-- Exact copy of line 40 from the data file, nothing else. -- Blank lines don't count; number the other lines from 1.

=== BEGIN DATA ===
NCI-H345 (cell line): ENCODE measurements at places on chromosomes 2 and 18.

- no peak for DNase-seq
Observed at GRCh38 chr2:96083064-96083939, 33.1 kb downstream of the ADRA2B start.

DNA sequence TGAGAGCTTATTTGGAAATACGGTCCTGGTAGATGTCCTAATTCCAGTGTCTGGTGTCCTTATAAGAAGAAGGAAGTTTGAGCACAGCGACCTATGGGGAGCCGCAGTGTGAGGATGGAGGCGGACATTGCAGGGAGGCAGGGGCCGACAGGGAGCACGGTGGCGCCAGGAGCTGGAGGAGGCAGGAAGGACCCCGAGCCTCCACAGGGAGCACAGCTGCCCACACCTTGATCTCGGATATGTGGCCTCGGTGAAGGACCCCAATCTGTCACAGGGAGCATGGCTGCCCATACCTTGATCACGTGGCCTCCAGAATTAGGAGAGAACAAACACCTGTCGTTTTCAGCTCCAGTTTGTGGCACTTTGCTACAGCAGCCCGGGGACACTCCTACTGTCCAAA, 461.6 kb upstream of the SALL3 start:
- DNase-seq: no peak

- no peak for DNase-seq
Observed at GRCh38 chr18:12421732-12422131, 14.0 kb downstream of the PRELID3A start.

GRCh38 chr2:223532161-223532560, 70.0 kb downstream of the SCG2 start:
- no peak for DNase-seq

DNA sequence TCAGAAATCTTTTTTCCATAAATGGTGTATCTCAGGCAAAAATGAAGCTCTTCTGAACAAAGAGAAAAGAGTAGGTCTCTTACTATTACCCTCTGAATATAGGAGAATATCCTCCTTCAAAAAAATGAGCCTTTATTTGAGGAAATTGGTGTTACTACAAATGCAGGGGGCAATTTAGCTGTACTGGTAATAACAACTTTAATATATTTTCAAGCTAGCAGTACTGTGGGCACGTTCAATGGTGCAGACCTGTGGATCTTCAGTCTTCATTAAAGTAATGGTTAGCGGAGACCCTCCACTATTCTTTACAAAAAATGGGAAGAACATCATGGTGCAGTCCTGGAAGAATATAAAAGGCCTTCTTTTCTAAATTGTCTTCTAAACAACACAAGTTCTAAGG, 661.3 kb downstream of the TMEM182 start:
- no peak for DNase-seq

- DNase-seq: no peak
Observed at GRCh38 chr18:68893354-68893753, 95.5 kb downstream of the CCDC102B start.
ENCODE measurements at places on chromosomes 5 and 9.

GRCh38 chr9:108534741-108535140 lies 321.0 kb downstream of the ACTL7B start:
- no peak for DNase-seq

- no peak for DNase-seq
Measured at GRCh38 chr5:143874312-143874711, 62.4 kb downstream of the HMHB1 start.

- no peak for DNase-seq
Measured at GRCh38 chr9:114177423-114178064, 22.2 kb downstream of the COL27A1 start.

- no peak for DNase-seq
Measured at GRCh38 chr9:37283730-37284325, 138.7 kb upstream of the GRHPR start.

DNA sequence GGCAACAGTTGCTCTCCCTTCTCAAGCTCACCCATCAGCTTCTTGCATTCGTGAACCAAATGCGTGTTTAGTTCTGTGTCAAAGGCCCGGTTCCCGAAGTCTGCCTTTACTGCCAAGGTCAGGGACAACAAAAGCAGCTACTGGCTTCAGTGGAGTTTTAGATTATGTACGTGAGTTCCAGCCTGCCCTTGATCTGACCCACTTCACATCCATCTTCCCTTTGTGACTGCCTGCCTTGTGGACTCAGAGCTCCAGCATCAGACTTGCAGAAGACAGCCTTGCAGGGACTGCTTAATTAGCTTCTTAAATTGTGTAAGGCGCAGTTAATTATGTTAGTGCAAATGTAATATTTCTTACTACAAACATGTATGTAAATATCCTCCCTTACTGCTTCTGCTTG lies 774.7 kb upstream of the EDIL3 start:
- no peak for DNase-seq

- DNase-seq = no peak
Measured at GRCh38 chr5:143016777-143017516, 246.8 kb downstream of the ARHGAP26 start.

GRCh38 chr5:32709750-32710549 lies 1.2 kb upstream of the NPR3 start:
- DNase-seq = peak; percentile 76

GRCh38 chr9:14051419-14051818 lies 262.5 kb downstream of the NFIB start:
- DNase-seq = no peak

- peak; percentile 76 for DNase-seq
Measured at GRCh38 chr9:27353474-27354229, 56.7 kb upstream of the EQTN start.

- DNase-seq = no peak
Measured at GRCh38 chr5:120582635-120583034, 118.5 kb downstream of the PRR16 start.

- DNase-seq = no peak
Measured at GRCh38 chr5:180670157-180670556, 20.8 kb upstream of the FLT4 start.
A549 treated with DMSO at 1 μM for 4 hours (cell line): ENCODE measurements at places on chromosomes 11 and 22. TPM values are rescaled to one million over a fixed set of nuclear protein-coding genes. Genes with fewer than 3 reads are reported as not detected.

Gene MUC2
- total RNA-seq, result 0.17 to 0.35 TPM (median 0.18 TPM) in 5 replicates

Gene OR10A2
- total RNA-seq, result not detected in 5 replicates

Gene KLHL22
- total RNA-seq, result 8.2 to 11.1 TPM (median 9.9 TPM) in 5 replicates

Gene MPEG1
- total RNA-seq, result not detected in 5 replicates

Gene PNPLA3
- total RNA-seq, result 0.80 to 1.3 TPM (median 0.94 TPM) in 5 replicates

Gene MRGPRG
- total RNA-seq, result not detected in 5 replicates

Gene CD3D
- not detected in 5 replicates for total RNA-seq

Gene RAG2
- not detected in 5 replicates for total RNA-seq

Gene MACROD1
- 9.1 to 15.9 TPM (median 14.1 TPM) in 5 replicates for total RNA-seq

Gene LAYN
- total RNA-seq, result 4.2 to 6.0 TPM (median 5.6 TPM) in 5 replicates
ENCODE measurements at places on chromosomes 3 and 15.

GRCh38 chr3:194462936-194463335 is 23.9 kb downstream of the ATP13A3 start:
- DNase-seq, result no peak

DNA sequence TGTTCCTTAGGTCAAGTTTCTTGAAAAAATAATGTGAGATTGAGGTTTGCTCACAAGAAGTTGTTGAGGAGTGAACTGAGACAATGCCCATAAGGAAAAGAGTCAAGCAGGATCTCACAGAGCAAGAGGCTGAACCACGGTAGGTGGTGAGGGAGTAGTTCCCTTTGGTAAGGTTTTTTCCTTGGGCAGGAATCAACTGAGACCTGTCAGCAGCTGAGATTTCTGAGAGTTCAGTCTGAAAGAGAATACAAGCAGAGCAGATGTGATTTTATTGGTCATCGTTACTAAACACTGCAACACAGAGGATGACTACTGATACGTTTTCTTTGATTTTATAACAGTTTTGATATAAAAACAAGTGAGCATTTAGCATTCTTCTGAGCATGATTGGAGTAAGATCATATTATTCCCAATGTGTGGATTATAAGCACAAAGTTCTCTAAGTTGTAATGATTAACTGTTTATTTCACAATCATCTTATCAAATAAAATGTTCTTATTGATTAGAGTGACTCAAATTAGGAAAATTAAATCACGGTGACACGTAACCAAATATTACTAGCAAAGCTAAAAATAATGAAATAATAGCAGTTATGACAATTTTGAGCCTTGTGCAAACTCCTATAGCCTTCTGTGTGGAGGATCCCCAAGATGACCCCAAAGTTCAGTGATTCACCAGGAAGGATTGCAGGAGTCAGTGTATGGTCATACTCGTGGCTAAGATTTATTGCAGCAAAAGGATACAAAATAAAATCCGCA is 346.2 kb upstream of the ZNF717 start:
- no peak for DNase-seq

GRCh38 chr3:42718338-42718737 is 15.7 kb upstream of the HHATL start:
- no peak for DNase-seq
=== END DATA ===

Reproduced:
Gene OR10A2